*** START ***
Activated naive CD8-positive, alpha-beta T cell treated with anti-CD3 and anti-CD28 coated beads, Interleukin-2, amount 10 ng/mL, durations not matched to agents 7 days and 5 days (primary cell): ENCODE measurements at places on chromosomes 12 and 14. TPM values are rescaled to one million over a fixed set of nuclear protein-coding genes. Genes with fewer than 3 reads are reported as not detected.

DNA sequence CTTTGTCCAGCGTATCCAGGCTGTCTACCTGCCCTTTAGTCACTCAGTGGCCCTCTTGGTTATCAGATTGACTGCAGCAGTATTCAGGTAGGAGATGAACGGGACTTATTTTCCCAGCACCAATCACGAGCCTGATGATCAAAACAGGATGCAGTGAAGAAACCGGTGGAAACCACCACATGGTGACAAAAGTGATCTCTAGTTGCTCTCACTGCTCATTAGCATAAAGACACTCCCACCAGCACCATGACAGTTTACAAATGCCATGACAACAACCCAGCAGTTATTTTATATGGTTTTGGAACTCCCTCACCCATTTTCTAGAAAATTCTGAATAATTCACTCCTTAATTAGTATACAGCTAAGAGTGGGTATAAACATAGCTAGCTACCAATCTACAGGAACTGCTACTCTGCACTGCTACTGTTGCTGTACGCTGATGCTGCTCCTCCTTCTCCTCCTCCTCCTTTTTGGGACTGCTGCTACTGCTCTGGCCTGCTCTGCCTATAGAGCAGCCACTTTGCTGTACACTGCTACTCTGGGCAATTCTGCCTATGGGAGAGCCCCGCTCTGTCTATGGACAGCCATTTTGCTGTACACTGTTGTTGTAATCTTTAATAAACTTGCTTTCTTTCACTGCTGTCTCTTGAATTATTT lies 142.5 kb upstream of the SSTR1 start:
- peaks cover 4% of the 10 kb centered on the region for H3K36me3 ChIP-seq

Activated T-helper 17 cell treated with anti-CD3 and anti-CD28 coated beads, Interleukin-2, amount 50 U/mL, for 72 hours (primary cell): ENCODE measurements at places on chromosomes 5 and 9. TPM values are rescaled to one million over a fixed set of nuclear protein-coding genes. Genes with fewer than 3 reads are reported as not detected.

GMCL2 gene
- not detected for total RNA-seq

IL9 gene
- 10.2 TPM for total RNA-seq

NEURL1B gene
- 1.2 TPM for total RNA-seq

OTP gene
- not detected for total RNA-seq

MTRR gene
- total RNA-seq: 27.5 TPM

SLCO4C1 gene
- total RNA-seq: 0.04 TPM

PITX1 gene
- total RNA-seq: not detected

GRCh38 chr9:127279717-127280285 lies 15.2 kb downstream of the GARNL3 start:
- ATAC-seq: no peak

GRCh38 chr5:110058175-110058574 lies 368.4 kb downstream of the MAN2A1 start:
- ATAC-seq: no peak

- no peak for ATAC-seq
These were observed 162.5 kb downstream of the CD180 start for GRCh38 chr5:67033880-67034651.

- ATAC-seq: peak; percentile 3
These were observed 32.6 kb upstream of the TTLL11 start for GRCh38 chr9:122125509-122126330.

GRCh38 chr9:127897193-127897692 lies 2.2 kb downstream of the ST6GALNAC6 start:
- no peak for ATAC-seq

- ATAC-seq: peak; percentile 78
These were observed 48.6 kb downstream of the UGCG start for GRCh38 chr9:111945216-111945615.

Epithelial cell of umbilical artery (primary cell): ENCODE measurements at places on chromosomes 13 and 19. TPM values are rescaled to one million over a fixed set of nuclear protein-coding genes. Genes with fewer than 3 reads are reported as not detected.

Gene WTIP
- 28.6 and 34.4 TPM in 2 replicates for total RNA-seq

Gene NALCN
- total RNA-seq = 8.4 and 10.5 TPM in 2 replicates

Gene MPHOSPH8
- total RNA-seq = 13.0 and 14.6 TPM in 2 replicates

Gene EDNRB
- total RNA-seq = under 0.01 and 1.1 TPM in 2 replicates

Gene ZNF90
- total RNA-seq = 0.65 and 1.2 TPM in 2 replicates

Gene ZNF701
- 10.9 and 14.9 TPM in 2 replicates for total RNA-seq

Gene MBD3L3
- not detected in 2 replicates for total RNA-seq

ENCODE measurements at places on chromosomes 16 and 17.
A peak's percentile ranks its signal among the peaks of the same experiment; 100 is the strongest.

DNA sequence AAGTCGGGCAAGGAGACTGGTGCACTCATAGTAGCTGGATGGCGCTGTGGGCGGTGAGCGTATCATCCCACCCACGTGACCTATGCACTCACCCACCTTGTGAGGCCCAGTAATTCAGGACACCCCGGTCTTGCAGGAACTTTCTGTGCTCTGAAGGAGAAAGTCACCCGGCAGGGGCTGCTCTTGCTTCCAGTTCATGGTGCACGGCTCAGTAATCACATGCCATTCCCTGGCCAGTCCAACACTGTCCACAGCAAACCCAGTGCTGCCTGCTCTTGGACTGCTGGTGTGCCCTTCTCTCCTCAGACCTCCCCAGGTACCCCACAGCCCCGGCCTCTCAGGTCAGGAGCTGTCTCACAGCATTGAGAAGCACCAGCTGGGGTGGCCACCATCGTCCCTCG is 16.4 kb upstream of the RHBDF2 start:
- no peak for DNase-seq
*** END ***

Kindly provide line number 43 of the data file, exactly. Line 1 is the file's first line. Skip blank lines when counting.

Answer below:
- 10.9 and 14.9 TPM in 2 replicates for total RNA-seq